Production of humic acids by solid-state fermentation of Trichoderma reesei in raw oil palm empty fruit bunch fibers
- 59 Downloads
Humic acids (HA) are organic macromolecules of high structural complexity and are primarily obtained from non-renewable carbon sources such as peat and coal. HA is widely used in agriculture but is known to have therapeutic properties, which are still poorly explored. Previous studies have shown the potential of biotechnological processes in the production of HA in submerged fermentation (SF) and solid-state fermentation (SSF) using pre-treated fibers of oil palm of empty fruit bunch (EFB) for the cultivation of Trichoderma strains. EFB is an agro-industrial residue that is readily available at a low cost. The present study aimed to study the production of HA by Trichoderma reesei in the SSF of raw fibers of EFBs from two different palm oil producers. Profiles of HA production, cellular protein, pH, glucose, moisture, and oxygen transfer were obtained during SSF by EFB with and without lipids, as well as, images by electron microscopy of fibers. Results showed efficient HA production in the raw fibers of the EFBs. HA production followed the cellular protein (6 g HA per 100 g of fibers) evolution of the fermentations in the absence of lipids, while the composition of lipids greatly affected its production. The best HA production (350 mg HA per 100 g of fibers) was obtained from EFB that was richer in lignocellulosics and the residual lipids were similar to the fractions of palm and kernel oils, while EFB with lower lignocellulosic presented a production 110 mg HA per 100 g of fibers.
KeywordsHumic acids Empty fruit bunch Agroindustrial residue Trichoderma reesei Solid-state fermentation
The authors are grateful for the support given by School of Chemical Engineering (FEQ/UNICAMP), Agropalma and cooperative of small palm oil producing industries from Muniz Ferreira by supplying of the EFB. This work was supported by the scholarship of the Brazilian National Council for Scientific and Technological Development (CNPq) [Grant number 830535/1999-3].
Compliance with ethical standards
Conflict of interest
The authors have no financial conflicts of interest to declare.
- AACCI American Association of Cereal Chemists International (2010) Approved methods, 11th edn. AACC International, St PaulGoogle Scholar
- Abdul Khalil HPS, Siti Alwani M, Mohd Omar AK (2006) Chemical composition, anatomy, lignin distribution, and cell wall structure of malaysian plant waste fibers. BioRes 1(2):220–232Google Scholar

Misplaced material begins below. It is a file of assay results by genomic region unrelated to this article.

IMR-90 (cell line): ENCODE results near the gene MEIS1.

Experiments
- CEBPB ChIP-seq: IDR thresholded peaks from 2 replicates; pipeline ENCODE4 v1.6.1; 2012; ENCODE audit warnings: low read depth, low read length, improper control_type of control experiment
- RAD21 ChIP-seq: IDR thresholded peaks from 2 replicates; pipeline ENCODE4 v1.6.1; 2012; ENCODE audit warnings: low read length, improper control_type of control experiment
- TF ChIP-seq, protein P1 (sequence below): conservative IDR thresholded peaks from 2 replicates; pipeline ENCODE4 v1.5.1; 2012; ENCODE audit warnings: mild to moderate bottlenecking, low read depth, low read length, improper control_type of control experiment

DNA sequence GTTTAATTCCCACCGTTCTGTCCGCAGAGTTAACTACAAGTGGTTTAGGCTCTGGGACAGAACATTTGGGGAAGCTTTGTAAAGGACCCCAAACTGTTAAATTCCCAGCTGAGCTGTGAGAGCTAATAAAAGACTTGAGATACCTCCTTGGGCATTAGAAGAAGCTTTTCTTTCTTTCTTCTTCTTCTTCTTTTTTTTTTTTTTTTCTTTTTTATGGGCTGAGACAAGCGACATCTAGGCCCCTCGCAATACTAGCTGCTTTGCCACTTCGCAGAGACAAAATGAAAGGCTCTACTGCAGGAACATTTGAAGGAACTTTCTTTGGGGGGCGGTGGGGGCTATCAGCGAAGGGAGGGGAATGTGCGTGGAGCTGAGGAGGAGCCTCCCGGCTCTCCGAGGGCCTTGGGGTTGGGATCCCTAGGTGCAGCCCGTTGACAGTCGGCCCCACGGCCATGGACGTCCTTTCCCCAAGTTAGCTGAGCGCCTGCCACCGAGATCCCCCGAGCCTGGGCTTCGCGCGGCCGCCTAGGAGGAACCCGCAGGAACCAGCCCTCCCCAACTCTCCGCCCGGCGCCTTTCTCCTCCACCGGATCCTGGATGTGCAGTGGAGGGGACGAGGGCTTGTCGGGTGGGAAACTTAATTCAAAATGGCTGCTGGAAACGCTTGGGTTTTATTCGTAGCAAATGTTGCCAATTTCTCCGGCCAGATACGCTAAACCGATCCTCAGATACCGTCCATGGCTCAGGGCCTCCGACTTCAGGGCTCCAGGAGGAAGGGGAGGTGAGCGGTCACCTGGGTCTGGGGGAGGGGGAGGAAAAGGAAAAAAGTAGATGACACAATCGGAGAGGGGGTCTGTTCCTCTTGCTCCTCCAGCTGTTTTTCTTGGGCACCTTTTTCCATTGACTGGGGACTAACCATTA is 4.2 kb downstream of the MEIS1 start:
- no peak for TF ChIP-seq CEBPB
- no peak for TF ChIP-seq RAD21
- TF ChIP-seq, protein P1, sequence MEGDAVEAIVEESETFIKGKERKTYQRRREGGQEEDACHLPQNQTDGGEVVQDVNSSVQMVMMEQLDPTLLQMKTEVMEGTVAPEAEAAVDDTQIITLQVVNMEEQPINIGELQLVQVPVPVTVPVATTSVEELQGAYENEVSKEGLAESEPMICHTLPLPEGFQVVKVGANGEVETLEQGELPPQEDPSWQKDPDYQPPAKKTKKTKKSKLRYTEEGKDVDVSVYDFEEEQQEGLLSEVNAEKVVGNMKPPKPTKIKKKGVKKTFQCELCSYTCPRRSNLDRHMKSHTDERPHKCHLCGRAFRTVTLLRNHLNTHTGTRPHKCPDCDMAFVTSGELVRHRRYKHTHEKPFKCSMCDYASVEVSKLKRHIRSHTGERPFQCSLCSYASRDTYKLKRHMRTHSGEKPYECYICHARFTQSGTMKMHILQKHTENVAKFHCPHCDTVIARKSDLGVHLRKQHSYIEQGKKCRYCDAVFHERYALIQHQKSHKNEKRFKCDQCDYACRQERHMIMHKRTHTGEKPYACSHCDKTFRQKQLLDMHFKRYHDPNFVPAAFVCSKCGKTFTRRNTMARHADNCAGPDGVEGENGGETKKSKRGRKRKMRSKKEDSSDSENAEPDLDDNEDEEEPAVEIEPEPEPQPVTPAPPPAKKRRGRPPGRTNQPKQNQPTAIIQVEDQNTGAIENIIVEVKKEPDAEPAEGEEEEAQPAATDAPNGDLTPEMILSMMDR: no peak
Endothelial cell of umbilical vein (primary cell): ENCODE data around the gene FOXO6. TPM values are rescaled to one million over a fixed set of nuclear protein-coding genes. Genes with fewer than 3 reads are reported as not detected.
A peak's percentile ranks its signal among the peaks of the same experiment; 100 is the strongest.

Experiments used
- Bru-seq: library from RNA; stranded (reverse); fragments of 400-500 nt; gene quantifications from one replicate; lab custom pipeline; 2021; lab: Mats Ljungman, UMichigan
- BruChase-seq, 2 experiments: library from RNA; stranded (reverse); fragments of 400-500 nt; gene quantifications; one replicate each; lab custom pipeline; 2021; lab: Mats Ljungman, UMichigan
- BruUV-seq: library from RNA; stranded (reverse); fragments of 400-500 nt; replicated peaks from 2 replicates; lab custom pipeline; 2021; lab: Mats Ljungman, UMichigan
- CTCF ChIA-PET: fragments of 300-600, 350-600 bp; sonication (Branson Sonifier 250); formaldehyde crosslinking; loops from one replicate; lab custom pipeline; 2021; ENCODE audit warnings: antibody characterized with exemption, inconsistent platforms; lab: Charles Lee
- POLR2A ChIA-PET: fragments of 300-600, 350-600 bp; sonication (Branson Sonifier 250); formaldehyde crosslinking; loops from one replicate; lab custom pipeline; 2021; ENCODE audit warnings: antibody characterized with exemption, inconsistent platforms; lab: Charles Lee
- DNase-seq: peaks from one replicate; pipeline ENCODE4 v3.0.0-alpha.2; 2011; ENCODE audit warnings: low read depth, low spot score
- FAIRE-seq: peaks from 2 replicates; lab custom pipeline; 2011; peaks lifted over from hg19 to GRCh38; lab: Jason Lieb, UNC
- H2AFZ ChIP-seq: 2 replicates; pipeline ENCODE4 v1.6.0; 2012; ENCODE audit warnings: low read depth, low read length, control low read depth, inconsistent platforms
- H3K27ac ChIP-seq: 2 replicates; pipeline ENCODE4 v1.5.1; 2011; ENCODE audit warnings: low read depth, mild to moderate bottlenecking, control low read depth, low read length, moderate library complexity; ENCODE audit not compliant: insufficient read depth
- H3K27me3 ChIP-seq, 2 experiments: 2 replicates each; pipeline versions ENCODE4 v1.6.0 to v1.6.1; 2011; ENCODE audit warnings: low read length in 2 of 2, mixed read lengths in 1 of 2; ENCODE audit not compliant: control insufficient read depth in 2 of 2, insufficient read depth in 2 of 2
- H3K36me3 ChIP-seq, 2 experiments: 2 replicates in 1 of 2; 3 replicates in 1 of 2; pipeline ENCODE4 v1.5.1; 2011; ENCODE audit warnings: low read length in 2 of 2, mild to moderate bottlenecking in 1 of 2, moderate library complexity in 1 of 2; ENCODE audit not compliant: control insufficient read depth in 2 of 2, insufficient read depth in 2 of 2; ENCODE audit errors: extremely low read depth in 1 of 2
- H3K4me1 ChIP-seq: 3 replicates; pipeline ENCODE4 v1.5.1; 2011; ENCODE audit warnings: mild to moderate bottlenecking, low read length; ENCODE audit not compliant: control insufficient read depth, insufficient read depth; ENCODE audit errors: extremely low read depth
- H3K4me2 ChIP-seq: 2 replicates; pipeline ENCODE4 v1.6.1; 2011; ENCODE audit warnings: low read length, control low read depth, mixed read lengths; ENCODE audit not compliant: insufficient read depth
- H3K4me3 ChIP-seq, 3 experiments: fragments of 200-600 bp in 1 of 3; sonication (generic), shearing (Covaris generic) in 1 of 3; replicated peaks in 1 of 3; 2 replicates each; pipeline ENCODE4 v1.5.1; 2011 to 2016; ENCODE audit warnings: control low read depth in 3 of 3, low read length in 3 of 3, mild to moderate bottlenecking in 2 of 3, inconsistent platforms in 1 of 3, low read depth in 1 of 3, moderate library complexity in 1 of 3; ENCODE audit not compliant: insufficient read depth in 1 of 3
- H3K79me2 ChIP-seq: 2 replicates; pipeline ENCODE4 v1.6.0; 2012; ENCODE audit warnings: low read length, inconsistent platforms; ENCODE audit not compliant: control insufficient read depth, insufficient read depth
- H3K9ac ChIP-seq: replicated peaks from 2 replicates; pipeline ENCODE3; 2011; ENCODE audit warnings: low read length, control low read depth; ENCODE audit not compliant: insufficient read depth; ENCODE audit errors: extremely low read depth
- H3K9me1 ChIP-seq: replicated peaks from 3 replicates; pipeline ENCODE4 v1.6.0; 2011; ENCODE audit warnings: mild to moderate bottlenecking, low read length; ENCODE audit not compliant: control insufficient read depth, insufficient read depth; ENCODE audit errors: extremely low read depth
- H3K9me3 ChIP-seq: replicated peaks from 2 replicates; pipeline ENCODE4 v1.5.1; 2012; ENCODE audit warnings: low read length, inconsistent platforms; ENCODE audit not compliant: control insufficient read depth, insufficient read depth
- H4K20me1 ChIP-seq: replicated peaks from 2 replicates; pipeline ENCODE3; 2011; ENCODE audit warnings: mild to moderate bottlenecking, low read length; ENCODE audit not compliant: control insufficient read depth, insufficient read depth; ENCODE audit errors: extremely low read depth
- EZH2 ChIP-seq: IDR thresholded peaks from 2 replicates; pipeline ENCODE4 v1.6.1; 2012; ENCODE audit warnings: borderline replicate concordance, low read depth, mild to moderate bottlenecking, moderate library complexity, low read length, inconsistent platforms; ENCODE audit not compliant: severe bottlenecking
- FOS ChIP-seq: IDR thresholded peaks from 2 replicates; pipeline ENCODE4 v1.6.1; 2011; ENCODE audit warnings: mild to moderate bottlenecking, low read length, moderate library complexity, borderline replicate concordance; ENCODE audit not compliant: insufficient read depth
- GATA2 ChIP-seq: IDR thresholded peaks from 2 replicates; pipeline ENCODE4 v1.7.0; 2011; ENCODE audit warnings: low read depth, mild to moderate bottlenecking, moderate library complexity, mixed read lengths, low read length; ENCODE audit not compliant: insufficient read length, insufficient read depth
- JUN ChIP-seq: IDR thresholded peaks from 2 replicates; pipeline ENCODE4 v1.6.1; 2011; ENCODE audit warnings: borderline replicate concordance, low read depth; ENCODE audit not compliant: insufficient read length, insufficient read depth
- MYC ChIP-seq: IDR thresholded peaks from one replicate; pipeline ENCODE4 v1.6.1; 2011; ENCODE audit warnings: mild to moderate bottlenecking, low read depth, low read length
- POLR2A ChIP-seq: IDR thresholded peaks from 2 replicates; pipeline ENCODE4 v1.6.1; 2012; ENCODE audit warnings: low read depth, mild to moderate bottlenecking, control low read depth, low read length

- AOAC (2016) Official methods of analysis of AOAC International, 20th edn. AOAC International, RockvilleGoogle Scholar
- AOCS (2009) Official methods and recommended practices of the American Oil Chemist’s Society, 6th edn. AOCS Press, ChampaignGoogle Scholar
- Bastos RG, Motta FL, Santana MHA (2016) Oxygen transfer in the solid-state cultivation of D. monoceras on polyurethane foam as an inert support. Braz J Chem Eng 33:793–799. https://doi.org/10.1590/0104-6632.20160334s20150262 CrossRefGoogle Scholar
- Borsari F (2013) Experiências de campo demonstram os benefícios para a produtividade do uso de ácidos húmicos na agricultura intensiva. Agro DBO 46:44–45. https://issuu.com/eriklm/docs/agro_ed_46/44
- Kredics L, Antal Z, Manczinger L, Szekeres A, Kevei F, Nagy E (2003) Influence of environmental parameters on Trichoderma strains with biocontrol potential. Food Technol Biotechnol 41:37–42 (ISSN 1330-9862) Google Scholar
- Kupski L (2012) Produção de celulase a partir da indústria arrozeira empregando Rhizopus oryzae e Trichoderma reesei. Dissertação apresentada ao programa de Engenharia de Alimentos. http://www.ppgalimentos.furg.br/images/stories/Dissertacoes/2012/larine%20kupisk-%20produo%20de%20celulases%20a%20partir%20de%20resduo%20da%20indstria%20arrozeira%20empregando%20rhizopus%20oryzae%20e%20trichoderma%20reesei%20.pdf. Accessed 3 Sept 2017
- Rozman HD, Mohd Ishak ZA, Ishiaku US (2005) In: Mohanty A, Misra M, Drzal LT (eds) Oil palm fiber–thermoplastic composites. Taylor and Francis, Boca Raton, p 407Google Scholar
- Senesi N, Loffredo E (2001) Soil humic substances. In: Hofrichter M, Steinbuchel A (eds) Biopolymers Lignin, humic substances and coal. Wiley, Weineim, pp 247–299Google Scholar
- Volpi MPC, Santos VS, Badan APR, Santana MHA, Bastos RG (2018) The role of lignocellulosic composition and residual lipids in empty fruit bunches on the production of humic acids in submerged fermentations. Appl Biochem Biotechnol 3:957–964. https://doi.org/10.1007/s12010-018-2850-z CrossRefGoogle Scholar